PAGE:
Josh Jones considers the opportunities and challenges posed by modern vehicle fault diagnosis.
With one of the many revolutions in vehicle technology being multiplexing and vehicle networking in general, has the process of diagnosing faults become easier or harder? I don’t know anyone that could answer that question if I’m honest. On the one hand, most modern cars have an ECM for almost every subsystem and each one of these will have its own integral trouble code list and a live data stream available, designed to help a technician in deciphering a fault quickly and efficiently. On the other hand, however, one of the main aims of digital vehicle networking – that of reducing the amount of wiring required to build a car – has been outweighed by the fact that there are now many more systems fitted to cars which have the effect of counteracting this reduction!
This obviously increases the amount of faults that can exist and a technician will potentially carry out more tests or analyse more data in order to reach a conclusion. Having said that, if multiplexing did not exist as an option you can imagine how heavy and bulky a wiring loom would be now. 20 years ago at the beginning of this major change, only the main vehicle systems would have had a data connection between them (engine, transmission, instrument panel etc.) and any other systems would have relied on individual connections to relay instructions/signals or provide power. If you encountered an electrical fault with a driver’s door window mechanism for instance, you would need to check through wiring diagrams and probably remove the door card to take readings in order to eliminate possible causes and reach a diagnosis, but you would not need to take into account that a fault could exist within a digital network that carries information from all the components in the door to the main body of the car and vice versa.
An example of such a fault was the 2010 Vauxhall Astra I recently took a look at for a friend of mine. The complaint was that the instrument display was sporadically highlighting ‘rear access open’ (or ‘the boot’ in plain English!) even with the tailgate firmly closed. This was causing some embarrassing situations at work with the alarm as you may imagine. Hopefully not a difficult one in the grand scheme of things I thought, but on inspection of the latch and associated wiring diagrams, it became clear that information from the position switch in the tailgate was transferred to the instrument binnacle via a vehicle network and not an individual wire connected to a bulb or buzzer like the good old days.
I know that it would be rare to encounter a vehicle that was much different in nature to this nowadays but I do think that the fact there is an extra piece of the puzzle to solve changed the way I had to tackle this fault. Initially, I checked that there were no bulletins available that might suggest a software fault could have been the cause, as this would potentially make any further physical inspection involving trim removal etc. completely futile. The fact that I even had to have this information available to me gives the task of diagnosis another dimension straight away as there are costs of keeping this database up to date and available.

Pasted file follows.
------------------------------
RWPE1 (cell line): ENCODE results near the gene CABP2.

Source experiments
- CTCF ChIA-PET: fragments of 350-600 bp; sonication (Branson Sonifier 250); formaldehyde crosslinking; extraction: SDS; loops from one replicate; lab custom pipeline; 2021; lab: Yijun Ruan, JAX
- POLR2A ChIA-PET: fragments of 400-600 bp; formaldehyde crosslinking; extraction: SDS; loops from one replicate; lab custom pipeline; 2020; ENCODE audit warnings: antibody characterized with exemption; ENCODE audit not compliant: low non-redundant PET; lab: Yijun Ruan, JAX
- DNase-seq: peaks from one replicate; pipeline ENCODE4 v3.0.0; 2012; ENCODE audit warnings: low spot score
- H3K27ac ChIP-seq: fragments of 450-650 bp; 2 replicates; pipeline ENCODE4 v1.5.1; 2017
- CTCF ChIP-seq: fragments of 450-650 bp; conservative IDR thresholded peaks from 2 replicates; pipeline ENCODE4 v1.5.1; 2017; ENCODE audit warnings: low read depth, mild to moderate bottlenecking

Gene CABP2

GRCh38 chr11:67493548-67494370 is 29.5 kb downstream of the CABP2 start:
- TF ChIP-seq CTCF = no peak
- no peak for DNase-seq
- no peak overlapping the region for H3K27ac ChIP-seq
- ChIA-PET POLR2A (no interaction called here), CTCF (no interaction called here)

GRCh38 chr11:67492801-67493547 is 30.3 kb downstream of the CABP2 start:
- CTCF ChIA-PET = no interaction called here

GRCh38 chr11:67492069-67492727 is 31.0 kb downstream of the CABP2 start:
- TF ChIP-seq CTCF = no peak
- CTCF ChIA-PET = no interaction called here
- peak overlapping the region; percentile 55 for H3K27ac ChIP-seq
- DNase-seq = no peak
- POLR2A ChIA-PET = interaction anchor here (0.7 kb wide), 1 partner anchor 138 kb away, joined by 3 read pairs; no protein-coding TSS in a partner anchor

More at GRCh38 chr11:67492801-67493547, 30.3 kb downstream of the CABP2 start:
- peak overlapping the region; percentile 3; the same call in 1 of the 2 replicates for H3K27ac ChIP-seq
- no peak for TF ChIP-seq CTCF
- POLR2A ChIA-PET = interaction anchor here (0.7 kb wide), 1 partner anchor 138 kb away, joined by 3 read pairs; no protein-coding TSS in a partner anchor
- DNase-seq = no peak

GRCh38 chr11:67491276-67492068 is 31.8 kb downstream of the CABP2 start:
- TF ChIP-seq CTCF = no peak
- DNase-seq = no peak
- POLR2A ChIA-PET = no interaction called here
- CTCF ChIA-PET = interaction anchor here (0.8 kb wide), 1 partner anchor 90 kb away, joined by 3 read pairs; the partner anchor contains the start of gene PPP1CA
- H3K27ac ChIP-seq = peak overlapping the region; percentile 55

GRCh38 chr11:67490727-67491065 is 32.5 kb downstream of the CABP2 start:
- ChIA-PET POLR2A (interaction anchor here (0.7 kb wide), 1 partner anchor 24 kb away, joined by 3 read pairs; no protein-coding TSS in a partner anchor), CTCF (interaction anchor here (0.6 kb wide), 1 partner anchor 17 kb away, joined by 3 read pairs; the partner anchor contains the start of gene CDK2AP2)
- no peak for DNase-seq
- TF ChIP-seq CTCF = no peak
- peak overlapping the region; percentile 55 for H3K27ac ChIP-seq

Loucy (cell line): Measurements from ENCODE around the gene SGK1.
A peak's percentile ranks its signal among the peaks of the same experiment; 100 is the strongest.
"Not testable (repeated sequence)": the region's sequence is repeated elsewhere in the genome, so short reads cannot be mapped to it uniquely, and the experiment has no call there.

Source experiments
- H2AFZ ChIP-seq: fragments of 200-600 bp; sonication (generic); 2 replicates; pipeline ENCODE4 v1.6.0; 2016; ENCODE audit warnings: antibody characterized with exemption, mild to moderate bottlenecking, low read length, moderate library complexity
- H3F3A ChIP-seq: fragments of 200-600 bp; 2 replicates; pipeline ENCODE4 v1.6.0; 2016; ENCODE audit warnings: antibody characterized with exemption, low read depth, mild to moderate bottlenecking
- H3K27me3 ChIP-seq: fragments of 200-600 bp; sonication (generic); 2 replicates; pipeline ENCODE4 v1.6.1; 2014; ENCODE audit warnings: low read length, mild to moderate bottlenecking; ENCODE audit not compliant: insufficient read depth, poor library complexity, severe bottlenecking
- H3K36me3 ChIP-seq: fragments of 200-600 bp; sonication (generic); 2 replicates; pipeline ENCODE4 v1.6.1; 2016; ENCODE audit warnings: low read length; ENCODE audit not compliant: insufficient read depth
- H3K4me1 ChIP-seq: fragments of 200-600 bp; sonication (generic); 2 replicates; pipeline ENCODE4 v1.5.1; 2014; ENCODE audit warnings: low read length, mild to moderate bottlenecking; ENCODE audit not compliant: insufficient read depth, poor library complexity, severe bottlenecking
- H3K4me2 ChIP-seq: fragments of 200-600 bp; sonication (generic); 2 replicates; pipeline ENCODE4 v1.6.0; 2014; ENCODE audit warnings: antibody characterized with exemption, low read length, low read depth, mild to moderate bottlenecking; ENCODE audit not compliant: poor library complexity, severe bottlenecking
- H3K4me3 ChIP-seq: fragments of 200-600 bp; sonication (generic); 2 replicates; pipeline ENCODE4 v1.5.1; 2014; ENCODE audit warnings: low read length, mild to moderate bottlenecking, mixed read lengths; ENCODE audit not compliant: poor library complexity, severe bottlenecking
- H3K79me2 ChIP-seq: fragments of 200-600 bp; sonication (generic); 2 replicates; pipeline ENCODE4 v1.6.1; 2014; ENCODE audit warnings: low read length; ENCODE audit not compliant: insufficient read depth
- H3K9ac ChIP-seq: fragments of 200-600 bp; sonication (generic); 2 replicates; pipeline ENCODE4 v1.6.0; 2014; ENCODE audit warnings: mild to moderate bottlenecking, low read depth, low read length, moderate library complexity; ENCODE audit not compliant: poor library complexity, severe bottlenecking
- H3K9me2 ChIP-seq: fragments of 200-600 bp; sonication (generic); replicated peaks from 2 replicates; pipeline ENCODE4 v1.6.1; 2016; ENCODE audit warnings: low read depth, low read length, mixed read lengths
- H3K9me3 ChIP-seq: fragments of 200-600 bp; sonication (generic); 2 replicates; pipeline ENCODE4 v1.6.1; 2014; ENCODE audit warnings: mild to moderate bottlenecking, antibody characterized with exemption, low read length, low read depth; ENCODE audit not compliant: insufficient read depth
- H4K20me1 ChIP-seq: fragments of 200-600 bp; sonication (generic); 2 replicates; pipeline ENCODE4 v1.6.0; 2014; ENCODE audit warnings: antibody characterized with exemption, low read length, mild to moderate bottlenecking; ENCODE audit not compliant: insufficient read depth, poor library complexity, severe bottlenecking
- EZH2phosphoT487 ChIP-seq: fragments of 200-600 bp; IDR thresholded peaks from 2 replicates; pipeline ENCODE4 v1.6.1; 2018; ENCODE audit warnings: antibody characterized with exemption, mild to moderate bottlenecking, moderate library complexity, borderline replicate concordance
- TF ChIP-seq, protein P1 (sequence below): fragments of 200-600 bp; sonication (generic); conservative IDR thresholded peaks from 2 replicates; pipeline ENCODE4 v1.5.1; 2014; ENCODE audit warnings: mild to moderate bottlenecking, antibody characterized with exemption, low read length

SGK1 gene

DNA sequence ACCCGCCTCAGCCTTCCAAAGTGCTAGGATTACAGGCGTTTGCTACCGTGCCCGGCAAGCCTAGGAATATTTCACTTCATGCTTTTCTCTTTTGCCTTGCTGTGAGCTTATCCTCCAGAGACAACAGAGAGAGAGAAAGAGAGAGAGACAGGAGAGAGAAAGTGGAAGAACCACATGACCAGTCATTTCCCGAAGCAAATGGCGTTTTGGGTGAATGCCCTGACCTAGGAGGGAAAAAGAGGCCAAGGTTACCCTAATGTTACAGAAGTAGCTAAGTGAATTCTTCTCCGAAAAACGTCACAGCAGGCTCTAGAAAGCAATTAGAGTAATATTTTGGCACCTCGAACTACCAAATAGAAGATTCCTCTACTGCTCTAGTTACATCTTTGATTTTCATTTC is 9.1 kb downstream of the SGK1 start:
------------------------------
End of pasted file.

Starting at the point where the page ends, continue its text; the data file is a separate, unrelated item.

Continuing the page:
Even if the vehicle had provided a trouble code relating to the described circuit from the multifunction control module (this is where the signal from the boot lid switch is sent to) the fault could still potentially have been a software glitch. There were no bulletins available to suggest an issue with the software for this system. After this, the fault was physically checked from the latch backwards in standard fashion. The boot latch switch itself operated OK, with the switch closing and opening fine when manually operated. The switch is provided with reference voltage from the multifunction control module and the circuit continues after the switch, to an earth point under the rear lamp cluster but its way there is connected by a multi plug, which in the case of this particular vehicle was suffering from a poor connection at the time.
This is easily resolvable in under an hour. I was grateful of this – as we all are when fault-finding – as if the problem needed to be traced further down the line and investigation was required into the link between the multifunction control unit and the instrument cluster where the warning was being displayed, a very different diagnosis skill-set and process would need to be used. I would have had to put down my multimeter and pick up my oscilloscope to establish first the integrity of the link and, if needed, I would have had to establish if the signals being transferred on the network that carried info relevant to the boot switch operation were not corrupted in any way and that the correct programming had been carried out.
The point I am trying to make is that we are getting to a point in vehicle development where year after year there is an increase in the percentage of signals, information and instructions sent and received across a vehicle electrical system. We are witnessing electrics become electronics. Although this may make solving problems more information and equipment intensive, any technician that is able to recognise an electronic or ‘mental health’ fault as the cause of an issue as opposed to an electrical or ‘physical fault’ will have a much easier job in the workshop, providing all of the information required is available. Much like recent progress in understanding mental health issues in people, there is a similar movement in vehicle repair where technicians will need to be able to interpret information in cars’ brains!